All day long, kids have been walking into my room and exclaiming, "It's cold in here!" At first I wanted to be accommodating by trying to explain. The windows are closed, I'd say. It's an old building, and sometimes the heat doesn't get to all the rooms. The library across the hall is hot, they've got the windows open; I prefer this. No, you can't put on your sweatshirt, it's not in dress code.
But after 20 or so exchanges, I'm tired. So I stand at the door and bark at them as they walk in: "Yes, I know!"
"What do you know?" they ask, enter my room, and say, "Wow, it's cold in here!"
"I already told you, I know!"
A girl heads my way, I know she's not going to like the temperature, so I say, "I know! I know!"
"You do?" she asks, pausing in the doorway. "How do you know?"
"I just do," I respond. "I've been here all day."
She almost starts crying. "I can't believe they'd do that!" she says.
"Oh, you know!" she says. "You said you know about it."
Of course I don't know anything about it. I just know that it's cold in my classroom. She takes out a copy of the student newspaper that just came out, flips open to the "personals" section and points at a little love note written to her boyfriend ... by someone else. Then, she points to another. There are two separate messages to this boy, and neither are from her, the girlfriend. I want to laugh. But this is a serious situation, this is the most important thing in the world to her, a crisis.
"Ah, yes, everyone wants him," I say. "But who is he dating?"
"Yeah," she smiles. "Did you see the message he wrote me? Look!" I read a declaration of true love. "I bet they feel salty now," she says and walks in the room with confidence.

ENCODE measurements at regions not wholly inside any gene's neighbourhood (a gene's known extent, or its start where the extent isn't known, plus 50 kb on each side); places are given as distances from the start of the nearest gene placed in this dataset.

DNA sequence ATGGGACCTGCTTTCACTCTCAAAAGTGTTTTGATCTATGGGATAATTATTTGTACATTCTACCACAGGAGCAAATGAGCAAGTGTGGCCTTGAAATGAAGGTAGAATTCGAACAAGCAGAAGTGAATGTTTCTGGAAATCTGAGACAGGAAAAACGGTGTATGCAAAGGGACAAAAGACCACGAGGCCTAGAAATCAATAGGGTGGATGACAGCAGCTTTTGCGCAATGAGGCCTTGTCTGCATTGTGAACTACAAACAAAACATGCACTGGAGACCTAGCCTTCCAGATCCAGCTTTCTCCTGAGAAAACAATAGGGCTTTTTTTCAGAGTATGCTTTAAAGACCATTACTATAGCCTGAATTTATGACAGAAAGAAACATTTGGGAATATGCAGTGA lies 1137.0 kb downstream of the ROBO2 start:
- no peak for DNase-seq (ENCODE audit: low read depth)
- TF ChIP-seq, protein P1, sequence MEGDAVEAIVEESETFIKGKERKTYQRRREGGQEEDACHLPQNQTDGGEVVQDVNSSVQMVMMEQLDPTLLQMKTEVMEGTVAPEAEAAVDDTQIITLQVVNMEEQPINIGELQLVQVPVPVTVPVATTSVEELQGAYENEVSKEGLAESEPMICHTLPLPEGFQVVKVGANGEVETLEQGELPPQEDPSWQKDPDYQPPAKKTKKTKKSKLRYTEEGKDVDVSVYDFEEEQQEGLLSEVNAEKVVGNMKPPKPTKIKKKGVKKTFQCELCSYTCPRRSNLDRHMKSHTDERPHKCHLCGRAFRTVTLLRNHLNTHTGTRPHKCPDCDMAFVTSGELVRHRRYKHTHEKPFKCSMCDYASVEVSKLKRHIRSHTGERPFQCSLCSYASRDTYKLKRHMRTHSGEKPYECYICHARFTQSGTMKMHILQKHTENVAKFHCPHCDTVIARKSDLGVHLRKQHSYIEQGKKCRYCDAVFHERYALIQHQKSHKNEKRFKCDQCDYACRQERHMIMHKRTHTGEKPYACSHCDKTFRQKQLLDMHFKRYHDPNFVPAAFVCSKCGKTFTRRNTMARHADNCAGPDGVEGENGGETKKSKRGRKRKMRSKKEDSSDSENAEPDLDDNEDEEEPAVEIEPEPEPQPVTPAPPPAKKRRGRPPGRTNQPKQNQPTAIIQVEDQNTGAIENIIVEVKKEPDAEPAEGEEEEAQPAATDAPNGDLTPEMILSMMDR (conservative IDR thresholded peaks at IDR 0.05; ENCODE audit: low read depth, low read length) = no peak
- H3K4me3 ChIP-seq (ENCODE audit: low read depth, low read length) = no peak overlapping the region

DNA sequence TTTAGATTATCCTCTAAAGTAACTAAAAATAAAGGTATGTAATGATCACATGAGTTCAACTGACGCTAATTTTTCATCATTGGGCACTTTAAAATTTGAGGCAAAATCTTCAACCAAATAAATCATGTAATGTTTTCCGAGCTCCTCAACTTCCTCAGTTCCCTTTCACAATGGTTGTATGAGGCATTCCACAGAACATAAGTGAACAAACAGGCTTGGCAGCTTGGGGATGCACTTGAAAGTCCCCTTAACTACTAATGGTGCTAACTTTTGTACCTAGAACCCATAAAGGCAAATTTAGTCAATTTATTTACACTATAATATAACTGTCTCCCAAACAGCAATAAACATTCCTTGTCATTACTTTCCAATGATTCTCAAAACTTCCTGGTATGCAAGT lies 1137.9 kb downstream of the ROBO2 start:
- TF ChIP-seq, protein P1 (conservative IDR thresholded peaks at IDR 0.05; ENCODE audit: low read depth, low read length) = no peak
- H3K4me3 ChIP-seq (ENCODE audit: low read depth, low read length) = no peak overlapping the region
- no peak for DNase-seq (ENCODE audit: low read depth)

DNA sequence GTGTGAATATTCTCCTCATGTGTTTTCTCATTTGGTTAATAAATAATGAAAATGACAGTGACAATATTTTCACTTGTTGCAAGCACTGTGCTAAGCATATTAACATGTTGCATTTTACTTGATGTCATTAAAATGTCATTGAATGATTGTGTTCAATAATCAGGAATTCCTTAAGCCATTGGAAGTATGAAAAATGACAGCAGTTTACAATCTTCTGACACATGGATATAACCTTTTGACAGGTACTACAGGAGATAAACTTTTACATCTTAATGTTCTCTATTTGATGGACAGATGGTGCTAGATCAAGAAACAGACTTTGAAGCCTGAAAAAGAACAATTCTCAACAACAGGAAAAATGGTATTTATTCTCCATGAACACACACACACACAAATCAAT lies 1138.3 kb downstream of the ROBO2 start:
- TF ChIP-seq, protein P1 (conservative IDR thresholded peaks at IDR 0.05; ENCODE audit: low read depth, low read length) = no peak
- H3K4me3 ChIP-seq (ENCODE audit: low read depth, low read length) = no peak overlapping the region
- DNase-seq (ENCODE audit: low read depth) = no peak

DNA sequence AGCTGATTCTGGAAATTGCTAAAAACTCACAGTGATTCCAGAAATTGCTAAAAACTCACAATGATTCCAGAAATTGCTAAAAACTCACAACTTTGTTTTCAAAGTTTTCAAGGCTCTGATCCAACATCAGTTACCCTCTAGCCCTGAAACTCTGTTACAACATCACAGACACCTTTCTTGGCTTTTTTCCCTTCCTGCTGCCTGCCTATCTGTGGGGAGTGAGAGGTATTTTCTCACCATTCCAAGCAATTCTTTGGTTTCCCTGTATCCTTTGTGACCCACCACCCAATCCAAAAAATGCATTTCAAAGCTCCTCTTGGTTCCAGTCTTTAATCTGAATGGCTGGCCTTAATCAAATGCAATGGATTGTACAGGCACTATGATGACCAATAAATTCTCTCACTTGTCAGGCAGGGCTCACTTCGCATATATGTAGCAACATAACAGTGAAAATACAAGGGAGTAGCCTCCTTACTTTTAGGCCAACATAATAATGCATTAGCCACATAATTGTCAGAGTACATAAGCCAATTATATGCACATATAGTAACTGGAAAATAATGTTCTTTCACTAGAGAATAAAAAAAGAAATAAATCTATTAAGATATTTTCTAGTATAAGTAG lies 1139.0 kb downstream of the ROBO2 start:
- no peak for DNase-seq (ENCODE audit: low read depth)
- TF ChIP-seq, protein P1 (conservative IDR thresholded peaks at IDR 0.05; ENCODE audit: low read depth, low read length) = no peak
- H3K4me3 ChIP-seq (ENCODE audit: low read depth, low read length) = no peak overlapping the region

It's another typical day. Some students won't be able to concentrate because they're cold. Others will be upset about something their boyfriends did ... or didn't even do. And the list goes on and on. They're hungry. Someone threatened them. They worked all night, didn't get any sleep. They got kicked out of the house. It'll be amazing if any of them will hear a word I say.
But what am I supposed to do about any of it? I can't magically make the room comfortable for everyone. I can't tell this girl the truth, that she isn't really in love, that eventually, the boy will dump her or cheat on her, but she will move on, find someone else and forget about this boy and all his secret admirers.
But as the next few students walk in, I don't say "I know" anymore. Because, really, I don't know what's going on in their lives or who they really are. All I know is that when that bell rings, I've got 46 minutes to educate and entertain, to make them forget about all their worries and realize this is the most important thing in the world, that if they just pay attention and do what I say they will get smart and go to college and get good jobs and live happily ever after.
Um ... one thing at a time. Maybe I'll just focus on the cold today: "Chicken Dance anyone?"